Unless we go on, maybe have ownership in the business. Well, that might require evaluation of that business to figure out what it’s worth because in your ownership share in that business would be an asset that you have personally. And keep this simple, a cash, investments, a house vehicles, maybe you have a retirement accounts, you may have 401(k) through your employer or an IRA that you have and you’ve been saving a long time. And if you have $200,000 sitting in there, that’s an asset, that’s your money is sitting in that account. You may not be able to take it out without penalty, but you can take it out. So it’s an asset. You have cash, you’ve got investments like stocks, bonds, CDs, things of that nature. Your house, your vehicles, your 401(k). Again, we’re just trying to list these in order of liquidity. So this will actually go up here because it’s more liquid than your house.
Liquid means how fast can you turn into cash? Right? It takes a little bit longer to sell my house. I probably sell my vehicle before that. So I’m not really doing for the accountants out there that might be watching my video, don’t hate on me for my order in here. So I did call it out. So we got cash investment, a house, a vehicle, 401(k), if you have coin collections or even just your household items, furniture. The upside is you don’t think about what it costs to [inaudible 00:04:00] your house with furniture and all those things. Guns some I see on phase two. It could be again, a collection type thing. So you add up all of these assets. That’s where you start on your financial statement. So what we’ve got here, we’ve got 200,000, 400, 420, 525, $530,000 in assets.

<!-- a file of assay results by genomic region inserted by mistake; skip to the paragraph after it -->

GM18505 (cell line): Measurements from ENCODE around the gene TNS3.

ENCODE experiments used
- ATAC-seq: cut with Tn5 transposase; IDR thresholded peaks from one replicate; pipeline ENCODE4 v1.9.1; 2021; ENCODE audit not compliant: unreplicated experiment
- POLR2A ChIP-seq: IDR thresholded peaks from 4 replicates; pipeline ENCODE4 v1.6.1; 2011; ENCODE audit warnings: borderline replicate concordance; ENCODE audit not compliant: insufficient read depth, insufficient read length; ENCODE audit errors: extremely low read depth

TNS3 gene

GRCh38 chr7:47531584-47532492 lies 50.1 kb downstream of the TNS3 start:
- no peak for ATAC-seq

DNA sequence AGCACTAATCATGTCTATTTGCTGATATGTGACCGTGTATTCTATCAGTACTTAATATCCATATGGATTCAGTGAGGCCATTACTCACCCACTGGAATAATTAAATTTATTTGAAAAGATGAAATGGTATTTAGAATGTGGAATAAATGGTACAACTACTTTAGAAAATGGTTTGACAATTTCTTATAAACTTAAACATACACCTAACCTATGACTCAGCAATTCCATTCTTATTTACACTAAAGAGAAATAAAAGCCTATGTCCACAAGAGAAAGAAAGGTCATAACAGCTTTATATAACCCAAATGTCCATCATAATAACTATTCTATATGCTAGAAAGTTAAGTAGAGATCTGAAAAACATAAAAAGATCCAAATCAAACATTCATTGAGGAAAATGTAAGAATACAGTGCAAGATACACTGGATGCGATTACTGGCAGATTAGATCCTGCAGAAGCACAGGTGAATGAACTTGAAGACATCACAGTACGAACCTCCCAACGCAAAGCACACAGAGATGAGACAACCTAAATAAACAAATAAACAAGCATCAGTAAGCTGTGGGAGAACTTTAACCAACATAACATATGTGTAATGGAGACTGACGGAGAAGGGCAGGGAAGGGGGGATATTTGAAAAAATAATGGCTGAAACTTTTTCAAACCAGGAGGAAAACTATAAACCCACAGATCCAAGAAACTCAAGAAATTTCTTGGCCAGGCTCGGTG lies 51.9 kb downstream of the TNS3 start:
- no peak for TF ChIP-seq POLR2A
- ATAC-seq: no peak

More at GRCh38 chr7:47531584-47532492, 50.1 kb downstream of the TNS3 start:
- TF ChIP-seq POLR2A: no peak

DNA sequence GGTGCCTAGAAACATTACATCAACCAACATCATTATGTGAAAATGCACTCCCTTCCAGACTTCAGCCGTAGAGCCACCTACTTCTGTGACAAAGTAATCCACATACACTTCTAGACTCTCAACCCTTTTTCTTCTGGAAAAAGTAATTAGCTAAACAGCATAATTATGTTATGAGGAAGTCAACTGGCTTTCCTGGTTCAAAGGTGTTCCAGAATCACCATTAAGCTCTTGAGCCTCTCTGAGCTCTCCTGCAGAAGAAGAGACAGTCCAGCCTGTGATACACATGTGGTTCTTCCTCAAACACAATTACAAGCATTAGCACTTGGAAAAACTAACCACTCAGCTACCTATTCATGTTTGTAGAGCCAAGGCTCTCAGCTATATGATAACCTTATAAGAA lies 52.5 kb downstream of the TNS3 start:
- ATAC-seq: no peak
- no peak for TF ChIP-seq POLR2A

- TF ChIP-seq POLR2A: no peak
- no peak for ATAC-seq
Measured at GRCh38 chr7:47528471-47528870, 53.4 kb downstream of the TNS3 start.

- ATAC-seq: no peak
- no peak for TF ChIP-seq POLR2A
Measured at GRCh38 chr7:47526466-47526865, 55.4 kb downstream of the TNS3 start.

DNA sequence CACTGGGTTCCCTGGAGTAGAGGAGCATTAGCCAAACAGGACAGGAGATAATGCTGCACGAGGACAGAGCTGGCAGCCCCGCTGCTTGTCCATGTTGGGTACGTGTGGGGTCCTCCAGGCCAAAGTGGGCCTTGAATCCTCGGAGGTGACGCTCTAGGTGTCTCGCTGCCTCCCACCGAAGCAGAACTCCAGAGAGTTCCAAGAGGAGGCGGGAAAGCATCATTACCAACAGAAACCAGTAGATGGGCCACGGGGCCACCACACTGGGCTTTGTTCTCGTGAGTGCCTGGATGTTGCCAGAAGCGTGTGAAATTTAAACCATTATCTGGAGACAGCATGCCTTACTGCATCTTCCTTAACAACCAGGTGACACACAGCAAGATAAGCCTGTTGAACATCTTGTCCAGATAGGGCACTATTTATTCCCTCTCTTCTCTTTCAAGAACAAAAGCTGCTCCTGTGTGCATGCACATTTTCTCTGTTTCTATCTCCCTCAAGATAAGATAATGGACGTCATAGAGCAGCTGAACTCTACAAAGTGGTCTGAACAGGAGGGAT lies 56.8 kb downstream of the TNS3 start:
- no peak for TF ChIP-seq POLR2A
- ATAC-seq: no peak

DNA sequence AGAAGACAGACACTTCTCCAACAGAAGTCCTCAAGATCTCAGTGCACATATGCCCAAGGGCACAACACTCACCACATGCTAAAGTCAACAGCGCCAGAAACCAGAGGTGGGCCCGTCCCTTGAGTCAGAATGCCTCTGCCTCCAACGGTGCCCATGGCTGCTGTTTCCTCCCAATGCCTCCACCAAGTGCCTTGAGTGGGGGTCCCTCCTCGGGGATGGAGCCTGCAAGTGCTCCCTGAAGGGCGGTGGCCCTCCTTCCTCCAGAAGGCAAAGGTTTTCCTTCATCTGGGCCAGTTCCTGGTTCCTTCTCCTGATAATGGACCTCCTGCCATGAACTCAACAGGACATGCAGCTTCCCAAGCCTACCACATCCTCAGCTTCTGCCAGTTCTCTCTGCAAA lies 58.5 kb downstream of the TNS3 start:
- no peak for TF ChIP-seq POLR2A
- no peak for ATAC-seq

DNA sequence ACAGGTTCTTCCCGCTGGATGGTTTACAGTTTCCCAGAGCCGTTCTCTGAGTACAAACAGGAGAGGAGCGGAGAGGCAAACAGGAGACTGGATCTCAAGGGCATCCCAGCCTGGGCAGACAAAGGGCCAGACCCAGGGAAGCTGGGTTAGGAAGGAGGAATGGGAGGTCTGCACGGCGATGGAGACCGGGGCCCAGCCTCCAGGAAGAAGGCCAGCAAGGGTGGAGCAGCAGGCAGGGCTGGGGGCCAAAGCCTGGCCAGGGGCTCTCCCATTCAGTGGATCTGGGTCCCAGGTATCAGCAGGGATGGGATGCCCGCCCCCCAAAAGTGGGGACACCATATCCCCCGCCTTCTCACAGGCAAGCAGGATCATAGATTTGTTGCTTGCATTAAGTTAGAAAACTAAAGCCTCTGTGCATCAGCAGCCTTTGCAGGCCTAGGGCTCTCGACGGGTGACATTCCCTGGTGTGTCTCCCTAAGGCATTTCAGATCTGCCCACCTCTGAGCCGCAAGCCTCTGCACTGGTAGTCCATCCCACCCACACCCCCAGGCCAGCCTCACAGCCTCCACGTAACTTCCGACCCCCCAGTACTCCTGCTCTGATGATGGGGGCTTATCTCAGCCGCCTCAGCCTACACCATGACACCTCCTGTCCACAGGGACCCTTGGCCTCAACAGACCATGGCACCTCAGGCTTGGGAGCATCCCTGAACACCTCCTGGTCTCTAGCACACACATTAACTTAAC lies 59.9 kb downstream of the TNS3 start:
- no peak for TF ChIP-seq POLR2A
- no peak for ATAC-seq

Okay? So liability section is one that is our reports, things that you owe money on. So for example, maybe you have some credit card debt of $10,000 and maybe you have a vehicle loan that you’ve almost got paid off. So let’s say maybe you took a trip, that’s why it’s $10,000 [inaudible 00:04:41]. This is a snapshot in time, right? It’s one spot in time. You may not always carry a $10,000 credit card balance with the time you have filled this thing out. Maybe it’s October 31st 2018. So the previous month in from where we are at today, and you owe $10,000 because you just made a major purchase on that because you haven’t paid off yet. So you have to report that timeframe that you have $10,000 in credit card debt. If you have a vehicle loan that you have on your car of $5,000, right? And then maybe your house is almost paid off, you owe no…